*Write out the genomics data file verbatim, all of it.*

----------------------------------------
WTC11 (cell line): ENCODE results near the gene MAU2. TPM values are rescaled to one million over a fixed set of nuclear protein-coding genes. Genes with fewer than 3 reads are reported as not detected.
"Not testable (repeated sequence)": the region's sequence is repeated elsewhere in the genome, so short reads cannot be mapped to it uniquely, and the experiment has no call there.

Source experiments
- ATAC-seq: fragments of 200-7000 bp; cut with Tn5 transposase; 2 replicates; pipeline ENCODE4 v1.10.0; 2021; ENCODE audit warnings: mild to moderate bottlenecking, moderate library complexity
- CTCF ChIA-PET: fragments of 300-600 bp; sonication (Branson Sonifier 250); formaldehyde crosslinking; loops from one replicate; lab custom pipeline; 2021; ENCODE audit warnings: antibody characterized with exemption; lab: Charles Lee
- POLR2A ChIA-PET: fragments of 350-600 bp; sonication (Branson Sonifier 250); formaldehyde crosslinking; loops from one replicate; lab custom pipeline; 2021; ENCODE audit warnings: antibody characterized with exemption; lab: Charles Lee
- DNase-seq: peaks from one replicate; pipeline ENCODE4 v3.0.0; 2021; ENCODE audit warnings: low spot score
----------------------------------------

WTC11 (cell line): ENCODE results near the gene MAU2. TPM values are rescaled to one million over a fixed set of nuclear protein-coding genes. Genes with fewer than 3 reads are reported as not detected.
"Not testable (repeated sequence)": the region's sequence is repeated elsewhere in the genome, so short reads cannot be mapped to it uniquely, and the experiment has no call there.

Source experiments
- ATAC-seq: fragments of 200-7000 bp; cut with Tn5 transposase; 2 replicates; pipeline ENCODE4 v1.10.0; 2021; ENCODE audit warnings: mild to moderate bottlenecking, moderate library complexity
- CTCF ChIA-PET: fragments of 300-600 bp; sonication (Branson Sonifier 250); formaldehyde crosslinking; loops from one replicate; lab custom pipeline; 2021; ENCODE audit warnings: antibody characterized with exemption; lab: Charles Lee
- POLR2A ChIA-PET: fragments of 350-600 bp; sonication (Branson Sonifier 250); formaldehyde crosslinking; loops from one replicate; lab custom pipeline; 2021; ENCODE audit warnings: antibody characterized with exemption; lab: Charles Lee
- DNase-seq: peaks from one replicate; pipeline ENCODE4 v3.0.0; 2021; ENCODE audit warnings: low spot score